Dir: Kristian Levring. 2008. Denmark. 95 mins.
Kristian Levring’s fourth theatrical feature is an unnerving psychological drama that perfectly captures the self-involvement, anxiety and perpetual search for happiness which plague the chattering classes. Anchored by a chilling performance from Ulrich Thomsen as a man descending into a ‘crise de nerfs’, the film should attract keen attention from distributors for its genre trappings, although it is less visceral and way more intelligent than the average psycho-story.
There are numerous marketing hooks here. An extremely effective trailer could be cut from the film’s creepier moments and one of the plot’s central conceits - the use of anti-depressant pills - is bound to attract publicity, especially in light of Tom Cruise’s famous rants against them.
Thomsen plays Michael, a civil servant who has taken a break from work to deal with some stress and depression issues and spend more time with his wife Sigrid (Steen) and daughter Selma (Sehested Hoeg). Ostensibly he has the perfect life. The family has just moved into Sigrid’s father’s home, a beautiful lakeside house which they are renovating, and he rows regularly with his brother-in-law Frederik (Brygmann). But he is restless, finds it hard to sleep and feels disconnected from his life with no desire to go back to work.
One day on the lake, Frederik suggests that he take part in a clinical trial for a new anti-depressant at his work. Without telling Sigrid, Michael signs up for the six month medical commitment and finds himself responding quickly with a new found sense of calm and purpose. He believes Sigrid has taken control of his life and determines to regain it.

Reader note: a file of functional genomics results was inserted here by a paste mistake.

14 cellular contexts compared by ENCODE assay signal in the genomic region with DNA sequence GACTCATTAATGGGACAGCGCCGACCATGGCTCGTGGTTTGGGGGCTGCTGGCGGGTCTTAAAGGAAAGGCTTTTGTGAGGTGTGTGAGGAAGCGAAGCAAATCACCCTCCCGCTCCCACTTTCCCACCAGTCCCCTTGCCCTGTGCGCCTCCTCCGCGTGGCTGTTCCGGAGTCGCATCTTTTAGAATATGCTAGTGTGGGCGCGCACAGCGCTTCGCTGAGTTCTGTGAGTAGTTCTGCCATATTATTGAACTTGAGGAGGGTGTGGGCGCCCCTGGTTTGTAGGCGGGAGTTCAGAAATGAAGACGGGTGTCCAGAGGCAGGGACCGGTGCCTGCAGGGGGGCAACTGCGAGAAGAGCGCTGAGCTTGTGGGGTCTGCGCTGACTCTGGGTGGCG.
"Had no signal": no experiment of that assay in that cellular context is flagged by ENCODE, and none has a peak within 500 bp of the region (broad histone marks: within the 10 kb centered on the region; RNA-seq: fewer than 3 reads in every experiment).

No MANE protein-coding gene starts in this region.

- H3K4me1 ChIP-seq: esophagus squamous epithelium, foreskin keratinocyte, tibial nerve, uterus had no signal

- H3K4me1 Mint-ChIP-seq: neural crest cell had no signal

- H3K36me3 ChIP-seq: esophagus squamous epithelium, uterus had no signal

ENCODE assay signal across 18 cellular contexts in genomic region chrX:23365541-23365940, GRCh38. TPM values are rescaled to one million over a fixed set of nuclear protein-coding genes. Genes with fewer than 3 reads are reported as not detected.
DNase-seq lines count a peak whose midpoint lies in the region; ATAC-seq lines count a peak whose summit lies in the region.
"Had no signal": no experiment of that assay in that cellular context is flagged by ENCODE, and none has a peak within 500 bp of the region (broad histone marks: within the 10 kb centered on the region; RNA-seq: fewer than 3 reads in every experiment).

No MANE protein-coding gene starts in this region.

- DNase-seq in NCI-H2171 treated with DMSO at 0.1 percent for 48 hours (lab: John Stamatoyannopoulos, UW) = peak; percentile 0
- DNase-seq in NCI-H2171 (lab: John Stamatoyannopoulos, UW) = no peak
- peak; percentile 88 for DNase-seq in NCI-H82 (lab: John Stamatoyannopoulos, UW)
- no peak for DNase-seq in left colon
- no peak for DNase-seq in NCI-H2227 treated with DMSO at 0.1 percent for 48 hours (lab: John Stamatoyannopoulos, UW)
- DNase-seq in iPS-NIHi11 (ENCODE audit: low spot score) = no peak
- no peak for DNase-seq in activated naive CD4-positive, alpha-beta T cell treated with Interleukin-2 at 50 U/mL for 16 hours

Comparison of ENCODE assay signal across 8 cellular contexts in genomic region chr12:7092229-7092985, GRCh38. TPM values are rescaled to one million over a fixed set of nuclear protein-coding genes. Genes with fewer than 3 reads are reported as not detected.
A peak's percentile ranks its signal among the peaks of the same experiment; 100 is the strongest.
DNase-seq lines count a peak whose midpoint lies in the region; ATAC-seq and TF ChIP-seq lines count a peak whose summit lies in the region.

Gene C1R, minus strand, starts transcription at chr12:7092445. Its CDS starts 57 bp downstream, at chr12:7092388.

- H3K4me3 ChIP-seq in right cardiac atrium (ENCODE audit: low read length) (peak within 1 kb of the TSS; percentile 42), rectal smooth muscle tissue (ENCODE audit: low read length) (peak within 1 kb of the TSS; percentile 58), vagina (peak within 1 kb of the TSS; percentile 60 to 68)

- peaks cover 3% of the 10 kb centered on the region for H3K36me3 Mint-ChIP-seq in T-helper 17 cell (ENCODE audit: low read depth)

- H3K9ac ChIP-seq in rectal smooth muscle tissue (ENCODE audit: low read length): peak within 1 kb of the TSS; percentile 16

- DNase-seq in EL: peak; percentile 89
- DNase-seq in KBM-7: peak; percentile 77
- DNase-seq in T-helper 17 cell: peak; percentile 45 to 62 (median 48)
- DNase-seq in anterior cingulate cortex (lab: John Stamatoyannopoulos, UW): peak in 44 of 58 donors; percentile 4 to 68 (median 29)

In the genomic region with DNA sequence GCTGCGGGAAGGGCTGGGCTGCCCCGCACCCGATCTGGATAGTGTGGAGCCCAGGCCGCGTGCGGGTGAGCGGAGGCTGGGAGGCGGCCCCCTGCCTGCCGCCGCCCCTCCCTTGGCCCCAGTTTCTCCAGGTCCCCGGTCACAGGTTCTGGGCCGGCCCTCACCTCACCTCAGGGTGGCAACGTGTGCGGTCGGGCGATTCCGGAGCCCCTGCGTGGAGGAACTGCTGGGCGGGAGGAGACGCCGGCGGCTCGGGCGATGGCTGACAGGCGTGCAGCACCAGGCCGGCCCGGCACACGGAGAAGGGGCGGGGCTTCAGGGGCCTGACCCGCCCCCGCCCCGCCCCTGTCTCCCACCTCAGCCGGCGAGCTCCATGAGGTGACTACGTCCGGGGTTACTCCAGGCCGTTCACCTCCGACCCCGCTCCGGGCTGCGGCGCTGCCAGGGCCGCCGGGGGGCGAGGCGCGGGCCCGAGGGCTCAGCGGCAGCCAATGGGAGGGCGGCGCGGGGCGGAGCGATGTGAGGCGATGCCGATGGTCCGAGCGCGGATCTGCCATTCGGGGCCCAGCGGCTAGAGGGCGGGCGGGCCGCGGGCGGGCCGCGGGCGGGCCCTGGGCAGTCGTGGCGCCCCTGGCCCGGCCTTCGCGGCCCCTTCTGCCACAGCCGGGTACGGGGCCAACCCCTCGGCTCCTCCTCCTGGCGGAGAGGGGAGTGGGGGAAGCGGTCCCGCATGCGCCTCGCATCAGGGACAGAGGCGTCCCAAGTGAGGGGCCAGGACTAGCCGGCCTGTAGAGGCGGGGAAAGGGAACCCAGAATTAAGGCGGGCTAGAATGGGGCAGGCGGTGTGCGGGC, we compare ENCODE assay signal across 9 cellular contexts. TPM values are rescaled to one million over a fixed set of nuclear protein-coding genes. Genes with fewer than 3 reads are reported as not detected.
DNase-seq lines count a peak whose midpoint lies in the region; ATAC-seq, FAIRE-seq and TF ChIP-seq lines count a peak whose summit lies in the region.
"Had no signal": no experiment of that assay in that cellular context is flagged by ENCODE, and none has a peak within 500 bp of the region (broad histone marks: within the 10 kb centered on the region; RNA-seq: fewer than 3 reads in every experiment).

When Frederik tells him that the pills have been found to have serious side effects and the trials have been abandoned, he secretly continues taking them.
He takes a few days off at his mother’s empty house in the country where he exercises some personal freedom by forcing a hitch-hiker to show him her breasts. Shocked at his own behaviour, he returns home but, once there, finally determines to seize control at the expense of his wife.
The final act, in which Michael’s mental faculties unwinds and he sets about destroying the happiness and safety of those around him, is unbearably tense and Levring comes up with a surprising plot twist which casts a new light on Michael’s behaviour.
If there are moments where the drama seems to veer into The Hand That Rocks The Cradle or Single White Female territory, Levring always it back into the ambiguity of mental illness. The story is taken from the lead character’s distorted point of view and his character is sympathetic for the first half of the film. Only when he starts hurting others do we understand the full extent of his collapse.
Thomsen plays him with a disturbing sense of drug-empowered self-righteousness and just the right hint of menace which never feels unconvincing or over-the-top, even when he begins to attack people physically. The excellent Steen doesn’t have much to do as Sigrid, but there are some noteworthy turns from Sehested Hoeg as his wise daughter and Stengade as Frederik’s wife who has always had a crush on Michael.
Anders Thomas Jensen
Director of photography
Pernille Bech Christensen
Emma Sehested Hoeg